It never fails to set my teeth on edge. I’m focused on trying to “get” this Pinot Noir with strange vegetal notes in front of me, and emerging out of the random background chatter I hear someone prattling on about how wine tasting is thoroughly subjective. I restrained my natural proclivity to try to set her straight. But I am always puzzled by how easily people accept this view even though they really don’t believe it.
Does anyone dispute that the way wine tastes is a function of its chemical composition? Cabernet differs in taste from Sangiovese because their chemical constituents differ. We taste green apple in some wines because of the particular mix of esters in them. Chardonnay smells buttery because of diacetyl compounds. The drying sensation from red wine is caused by tannin, etc. Everybody knows this.
These chemical components are in the wine; they are not mental fabrications or imaginative flights of fancy. When winemakers want to shape the flavor of a wine, they don’t have a séance or sleep with a dreamcatcher. They change the composition of the wine. If in wine tasting we are responding to objective features of the wine, then wine tasting is not thoroughly subjective.
Granted there are many factors that can interfere with our detection of these components. We differ in our sensitivities to them and various biases can distort our perceptions. So there is always an issue of whether, in a particular case, we can know we are tasting characteristics of the wine. Wine aromas are sometimes faint and vague, and our ability to remember aromas and consistently assign the proper names to them is limited. Wine evaluation invites even more subjectivity since it is inevitably bound up with our preferences which are subjective. But none of this changes the fact that we are responding to objective features of a wine and when we track those features accurately our response is not wholly subjective; we are in touch with something beyond our subjective states.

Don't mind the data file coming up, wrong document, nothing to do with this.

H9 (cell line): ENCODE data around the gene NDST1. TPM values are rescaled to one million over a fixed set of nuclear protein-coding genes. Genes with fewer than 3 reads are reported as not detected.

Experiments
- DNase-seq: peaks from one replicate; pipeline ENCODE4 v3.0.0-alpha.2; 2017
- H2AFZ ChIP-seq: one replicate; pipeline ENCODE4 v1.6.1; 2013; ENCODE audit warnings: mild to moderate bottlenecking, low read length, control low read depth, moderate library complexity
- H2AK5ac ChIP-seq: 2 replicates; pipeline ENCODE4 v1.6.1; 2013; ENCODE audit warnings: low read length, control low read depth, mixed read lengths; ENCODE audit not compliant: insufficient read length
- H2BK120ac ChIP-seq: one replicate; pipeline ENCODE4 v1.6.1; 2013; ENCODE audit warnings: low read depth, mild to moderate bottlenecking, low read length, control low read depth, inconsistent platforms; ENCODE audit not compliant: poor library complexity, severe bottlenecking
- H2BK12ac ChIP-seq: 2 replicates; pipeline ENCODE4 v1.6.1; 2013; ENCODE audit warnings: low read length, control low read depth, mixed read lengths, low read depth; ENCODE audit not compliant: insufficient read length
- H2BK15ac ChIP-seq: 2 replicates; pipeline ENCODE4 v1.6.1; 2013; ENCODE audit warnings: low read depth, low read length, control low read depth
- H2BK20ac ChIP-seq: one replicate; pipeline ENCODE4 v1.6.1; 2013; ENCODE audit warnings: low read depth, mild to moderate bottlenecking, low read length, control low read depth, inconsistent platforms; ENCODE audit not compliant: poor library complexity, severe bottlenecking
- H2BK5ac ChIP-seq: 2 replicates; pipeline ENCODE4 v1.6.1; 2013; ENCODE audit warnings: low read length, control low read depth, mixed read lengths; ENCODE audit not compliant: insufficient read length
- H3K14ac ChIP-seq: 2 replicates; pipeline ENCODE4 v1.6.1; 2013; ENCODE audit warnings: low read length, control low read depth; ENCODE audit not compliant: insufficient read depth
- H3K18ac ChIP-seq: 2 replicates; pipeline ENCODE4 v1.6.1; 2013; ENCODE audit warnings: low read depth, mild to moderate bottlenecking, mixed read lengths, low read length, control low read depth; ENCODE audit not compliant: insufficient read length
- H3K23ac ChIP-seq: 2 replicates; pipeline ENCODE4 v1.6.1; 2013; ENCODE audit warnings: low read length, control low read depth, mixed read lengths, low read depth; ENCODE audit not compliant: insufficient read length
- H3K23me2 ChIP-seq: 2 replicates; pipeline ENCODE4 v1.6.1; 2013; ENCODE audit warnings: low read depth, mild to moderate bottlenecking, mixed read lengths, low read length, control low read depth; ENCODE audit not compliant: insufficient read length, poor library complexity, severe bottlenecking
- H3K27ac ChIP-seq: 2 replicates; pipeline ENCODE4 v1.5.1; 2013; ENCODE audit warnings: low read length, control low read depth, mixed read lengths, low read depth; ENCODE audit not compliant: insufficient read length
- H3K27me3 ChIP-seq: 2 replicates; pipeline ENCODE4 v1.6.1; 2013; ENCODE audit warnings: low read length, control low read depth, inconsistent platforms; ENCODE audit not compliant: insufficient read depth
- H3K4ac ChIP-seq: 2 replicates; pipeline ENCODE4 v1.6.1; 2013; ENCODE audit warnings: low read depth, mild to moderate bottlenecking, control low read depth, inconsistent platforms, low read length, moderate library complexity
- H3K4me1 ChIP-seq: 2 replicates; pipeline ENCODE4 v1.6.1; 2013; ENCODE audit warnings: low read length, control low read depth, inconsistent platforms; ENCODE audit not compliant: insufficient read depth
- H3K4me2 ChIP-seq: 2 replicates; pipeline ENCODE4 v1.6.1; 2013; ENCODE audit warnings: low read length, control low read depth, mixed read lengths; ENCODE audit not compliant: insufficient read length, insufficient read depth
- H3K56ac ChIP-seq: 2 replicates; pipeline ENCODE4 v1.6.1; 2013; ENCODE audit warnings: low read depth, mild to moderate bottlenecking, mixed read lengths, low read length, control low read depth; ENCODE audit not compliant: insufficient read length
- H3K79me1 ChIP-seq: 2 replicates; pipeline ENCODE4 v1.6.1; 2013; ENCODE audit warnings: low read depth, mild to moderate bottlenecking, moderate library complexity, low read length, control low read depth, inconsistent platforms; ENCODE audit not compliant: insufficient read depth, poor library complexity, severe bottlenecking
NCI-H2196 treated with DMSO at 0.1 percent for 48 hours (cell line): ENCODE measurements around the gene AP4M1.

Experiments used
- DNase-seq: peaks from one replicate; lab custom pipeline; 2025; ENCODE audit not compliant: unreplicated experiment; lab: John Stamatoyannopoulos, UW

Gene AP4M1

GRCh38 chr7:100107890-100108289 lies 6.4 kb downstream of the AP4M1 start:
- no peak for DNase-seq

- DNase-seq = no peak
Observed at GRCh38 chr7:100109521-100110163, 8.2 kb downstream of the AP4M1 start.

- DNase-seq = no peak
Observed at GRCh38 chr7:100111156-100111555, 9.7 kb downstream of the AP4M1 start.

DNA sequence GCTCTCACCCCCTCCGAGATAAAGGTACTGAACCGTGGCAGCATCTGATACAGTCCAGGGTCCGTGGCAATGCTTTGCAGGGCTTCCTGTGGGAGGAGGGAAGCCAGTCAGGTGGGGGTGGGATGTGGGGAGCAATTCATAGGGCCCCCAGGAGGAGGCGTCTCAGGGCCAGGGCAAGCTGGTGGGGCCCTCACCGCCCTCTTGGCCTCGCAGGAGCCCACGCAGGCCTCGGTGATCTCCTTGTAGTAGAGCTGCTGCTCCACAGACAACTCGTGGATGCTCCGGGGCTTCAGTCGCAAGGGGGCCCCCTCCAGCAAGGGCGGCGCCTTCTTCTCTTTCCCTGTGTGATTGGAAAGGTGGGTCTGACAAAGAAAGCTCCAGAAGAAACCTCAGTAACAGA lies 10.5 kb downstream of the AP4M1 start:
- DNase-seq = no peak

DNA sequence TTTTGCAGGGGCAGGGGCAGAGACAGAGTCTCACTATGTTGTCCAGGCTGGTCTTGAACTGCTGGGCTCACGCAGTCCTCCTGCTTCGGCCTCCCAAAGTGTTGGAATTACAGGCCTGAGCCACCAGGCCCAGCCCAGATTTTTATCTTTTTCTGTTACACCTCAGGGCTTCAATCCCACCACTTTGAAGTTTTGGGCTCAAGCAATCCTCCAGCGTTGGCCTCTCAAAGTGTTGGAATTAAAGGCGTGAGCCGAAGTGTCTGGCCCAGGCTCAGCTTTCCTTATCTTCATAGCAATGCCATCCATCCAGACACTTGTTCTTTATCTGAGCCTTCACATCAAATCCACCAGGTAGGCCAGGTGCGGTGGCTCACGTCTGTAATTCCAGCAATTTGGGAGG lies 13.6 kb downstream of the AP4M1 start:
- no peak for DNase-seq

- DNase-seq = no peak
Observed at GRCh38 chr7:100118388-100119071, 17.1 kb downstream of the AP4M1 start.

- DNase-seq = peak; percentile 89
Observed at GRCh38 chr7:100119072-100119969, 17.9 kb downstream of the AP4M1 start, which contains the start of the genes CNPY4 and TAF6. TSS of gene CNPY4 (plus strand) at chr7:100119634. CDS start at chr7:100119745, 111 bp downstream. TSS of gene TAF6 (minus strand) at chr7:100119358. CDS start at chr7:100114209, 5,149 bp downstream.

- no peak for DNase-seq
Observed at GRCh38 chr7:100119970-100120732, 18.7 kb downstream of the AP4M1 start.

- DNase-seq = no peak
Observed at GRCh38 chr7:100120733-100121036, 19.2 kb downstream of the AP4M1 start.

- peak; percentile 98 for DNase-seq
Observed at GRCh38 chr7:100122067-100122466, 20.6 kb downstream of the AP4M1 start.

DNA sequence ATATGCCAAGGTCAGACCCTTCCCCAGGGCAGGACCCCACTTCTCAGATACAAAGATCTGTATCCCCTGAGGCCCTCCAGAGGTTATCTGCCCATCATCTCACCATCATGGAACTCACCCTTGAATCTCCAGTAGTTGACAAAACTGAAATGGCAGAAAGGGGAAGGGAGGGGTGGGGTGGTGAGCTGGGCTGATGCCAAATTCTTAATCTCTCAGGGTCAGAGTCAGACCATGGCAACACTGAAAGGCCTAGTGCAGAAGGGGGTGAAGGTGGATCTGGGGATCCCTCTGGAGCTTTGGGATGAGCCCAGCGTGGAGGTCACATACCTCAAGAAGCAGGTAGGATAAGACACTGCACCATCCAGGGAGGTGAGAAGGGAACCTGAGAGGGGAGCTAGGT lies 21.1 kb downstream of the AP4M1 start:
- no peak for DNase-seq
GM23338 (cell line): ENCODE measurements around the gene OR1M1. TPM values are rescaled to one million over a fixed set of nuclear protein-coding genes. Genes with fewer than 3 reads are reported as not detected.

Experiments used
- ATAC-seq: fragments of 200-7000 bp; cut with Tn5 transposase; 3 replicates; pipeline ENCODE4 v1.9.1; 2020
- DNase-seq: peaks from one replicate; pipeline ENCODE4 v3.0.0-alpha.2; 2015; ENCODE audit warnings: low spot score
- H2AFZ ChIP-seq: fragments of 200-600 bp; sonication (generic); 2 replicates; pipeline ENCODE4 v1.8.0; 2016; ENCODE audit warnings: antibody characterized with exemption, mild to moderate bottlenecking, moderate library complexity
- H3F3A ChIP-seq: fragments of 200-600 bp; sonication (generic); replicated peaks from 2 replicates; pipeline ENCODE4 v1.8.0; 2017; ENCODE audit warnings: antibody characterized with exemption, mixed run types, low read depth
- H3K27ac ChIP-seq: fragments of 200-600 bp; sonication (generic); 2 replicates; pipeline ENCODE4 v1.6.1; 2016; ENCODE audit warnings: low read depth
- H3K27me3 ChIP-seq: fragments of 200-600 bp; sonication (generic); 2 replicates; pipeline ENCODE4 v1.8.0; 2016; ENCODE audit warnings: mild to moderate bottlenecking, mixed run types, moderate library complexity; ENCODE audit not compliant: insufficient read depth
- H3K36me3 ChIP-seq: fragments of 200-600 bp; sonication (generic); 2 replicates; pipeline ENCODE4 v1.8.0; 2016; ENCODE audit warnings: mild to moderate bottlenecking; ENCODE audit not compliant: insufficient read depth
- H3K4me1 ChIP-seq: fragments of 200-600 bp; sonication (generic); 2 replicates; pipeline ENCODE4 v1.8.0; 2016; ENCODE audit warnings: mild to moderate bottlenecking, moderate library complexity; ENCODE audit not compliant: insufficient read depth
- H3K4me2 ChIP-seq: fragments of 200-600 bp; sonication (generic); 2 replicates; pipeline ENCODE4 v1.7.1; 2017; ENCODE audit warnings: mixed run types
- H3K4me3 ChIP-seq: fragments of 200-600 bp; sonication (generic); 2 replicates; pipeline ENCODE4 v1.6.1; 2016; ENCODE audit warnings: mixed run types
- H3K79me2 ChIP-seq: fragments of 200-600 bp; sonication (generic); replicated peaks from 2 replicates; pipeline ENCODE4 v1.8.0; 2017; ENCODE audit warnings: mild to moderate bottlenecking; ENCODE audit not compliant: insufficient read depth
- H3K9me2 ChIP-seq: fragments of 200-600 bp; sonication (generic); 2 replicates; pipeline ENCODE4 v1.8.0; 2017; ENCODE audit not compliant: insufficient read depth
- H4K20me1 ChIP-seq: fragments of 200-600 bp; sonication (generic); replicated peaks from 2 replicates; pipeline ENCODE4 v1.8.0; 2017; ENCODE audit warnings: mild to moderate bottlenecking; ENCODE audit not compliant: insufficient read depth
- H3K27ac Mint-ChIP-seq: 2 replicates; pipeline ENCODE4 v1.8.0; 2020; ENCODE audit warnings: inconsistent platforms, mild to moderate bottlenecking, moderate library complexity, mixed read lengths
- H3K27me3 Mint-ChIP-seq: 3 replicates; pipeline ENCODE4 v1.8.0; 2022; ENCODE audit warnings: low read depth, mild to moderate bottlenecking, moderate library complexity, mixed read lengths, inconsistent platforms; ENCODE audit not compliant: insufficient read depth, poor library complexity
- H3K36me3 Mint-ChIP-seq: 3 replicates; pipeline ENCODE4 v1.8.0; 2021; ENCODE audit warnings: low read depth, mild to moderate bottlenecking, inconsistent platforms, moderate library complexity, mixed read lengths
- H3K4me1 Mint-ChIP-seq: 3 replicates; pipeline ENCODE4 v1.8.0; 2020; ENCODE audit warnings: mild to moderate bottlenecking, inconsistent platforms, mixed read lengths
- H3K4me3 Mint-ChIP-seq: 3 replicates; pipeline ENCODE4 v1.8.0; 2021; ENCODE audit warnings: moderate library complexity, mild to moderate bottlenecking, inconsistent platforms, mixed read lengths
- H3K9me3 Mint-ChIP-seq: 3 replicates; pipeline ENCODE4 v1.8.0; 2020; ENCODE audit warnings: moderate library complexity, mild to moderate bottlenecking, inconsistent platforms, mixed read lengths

Like most things in life, subjectivity and objectivity are matters of degree. There is no single or privileged “right” way to taste a wine. Each of us has a unique biology and unique experiences that influence what we taste. There is no way to taste with perfect objectivity. But because wine tasters never achieve absolute objectivity is doesn’t follow that wine tasting is utterly subjective. When we strive to be unbiased by tasting blind, eliminating distractions, double and triple checking our judgments, and listening seriously to opposing points of view, we are removing obstacles to objectivity, imperfectly realized to be sure, but far from merely subjective.